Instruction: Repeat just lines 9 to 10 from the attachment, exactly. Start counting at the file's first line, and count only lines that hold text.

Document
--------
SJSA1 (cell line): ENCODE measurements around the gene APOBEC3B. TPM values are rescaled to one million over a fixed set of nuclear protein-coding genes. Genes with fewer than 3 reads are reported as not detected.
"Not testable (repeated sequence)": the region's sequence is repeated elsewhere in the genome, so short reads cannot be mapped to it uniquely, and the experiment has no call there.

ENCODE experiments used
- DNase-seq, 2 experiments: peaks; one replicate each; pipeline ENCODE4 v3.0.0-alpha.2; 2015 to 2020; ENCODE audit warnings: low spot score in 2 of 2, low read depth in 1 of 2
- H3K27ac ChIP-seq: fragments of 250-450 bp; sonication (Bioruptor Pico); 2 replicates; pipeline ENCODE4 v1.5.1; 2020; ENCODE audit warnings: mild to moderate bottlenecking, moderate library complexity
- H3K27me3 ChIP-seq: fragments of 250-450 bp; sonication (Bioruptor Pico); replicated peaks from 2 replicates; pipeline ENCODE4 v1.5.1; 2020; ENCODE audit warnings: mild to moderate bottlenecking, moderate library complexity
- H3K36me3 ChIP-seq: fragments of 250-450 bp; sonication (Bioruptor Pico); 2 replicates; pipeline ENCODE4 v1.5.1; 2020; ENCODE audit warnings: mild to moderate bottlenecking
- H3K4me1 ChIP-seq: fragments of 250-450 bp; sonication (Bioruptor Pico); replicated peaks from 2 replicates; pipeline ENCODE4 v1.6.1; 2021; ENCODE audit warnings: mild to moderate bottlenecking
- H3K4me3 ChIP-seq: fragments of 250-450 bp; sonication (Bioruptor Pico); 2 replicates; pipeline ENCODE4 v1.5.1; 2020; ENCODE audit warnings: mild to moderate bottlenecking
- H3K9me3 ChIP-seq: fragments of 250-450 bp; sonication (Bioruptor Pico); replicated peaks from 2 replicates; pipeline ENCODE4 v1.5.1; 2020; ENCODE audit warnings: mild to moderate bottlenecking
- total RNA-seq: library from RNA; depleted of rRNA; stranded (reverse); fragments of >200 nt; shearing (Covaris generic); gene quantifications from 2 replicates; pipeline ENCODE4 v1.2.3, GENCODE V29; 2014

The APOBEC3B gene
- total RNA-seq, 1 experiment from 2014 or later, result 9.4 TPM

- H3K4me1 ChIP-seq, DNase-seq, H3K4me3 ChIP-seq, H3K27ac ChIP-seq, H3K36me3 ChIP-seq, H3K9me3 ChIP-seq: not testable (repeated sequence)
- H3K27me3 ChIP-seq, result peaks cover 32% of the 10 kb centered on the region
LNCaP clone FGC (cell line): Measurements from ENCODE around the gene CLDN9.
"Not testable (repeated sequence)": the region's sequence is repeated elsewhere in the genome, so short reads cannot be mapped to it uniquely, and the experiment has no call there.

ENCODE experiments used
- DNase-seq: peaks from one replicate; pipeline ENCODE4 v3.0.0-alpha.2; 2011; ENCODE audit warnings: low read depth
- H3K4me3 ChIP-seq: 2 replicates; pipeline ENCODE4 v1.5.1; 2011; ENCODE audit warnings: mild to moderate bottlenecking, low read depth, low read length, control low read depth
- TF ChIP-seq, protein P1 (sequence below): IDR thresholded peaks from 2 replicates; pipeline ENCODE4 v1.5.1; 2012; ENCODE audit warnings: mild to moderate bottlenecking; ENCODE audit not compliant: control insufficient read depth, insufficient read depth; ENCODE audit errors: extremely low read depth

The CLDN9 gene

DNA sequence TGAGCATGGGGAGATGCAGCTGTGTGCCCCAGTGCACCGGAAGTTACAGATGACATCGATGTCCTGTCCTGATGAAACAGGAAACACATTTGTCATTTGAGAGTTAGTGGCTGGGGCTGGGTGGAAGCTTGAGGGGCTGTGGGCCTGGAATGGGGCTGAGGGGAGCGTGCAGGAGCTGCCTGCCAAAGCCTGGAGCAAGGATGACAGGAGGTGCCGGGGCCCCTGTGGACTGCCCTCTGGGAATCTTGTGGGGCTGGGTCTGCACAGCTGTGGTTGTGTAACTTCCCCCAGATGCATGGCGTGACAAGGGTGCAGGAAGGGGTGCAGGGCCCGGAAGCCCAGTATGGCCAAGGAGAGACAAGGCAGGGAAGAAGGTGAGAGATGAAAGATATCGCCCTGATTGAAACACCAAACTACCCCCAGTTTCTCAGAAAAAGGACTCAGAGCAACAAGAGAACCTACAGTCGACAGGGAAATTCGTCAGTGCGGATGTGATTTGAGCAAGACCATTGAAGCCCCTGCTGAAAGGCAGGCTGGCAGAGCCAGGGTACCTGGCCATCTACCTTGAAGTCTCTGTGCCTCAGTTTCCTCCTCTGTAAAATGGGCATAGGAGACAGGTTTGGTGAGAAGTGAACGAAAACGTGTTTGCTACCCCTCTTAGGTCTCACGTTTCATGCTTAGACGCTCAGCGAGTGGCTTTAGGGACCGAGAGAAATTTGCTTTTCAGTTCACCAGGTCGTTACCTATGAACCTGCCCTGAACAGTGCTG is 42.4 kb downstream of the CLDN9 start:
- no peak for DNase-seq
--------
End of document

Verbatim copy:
- H3K4me3 ChIP-seq: fragments of 250-450 bp; sonication (Bioruptor Pico); 2 replicates; pipeline ENCODE4 v1.5.1; 2020; ENCODE audit warnings: mild to moderate bottlenecking
- H3K9me3 ChIP-seq: fragments of 250-450 bp; sonication (Bioruptor Pico); replicated peaks from 2 replicates; pipeline ENCODE4 v1.5.1; 2020; ENCODE audit warnings: mild to moderate bottlenecking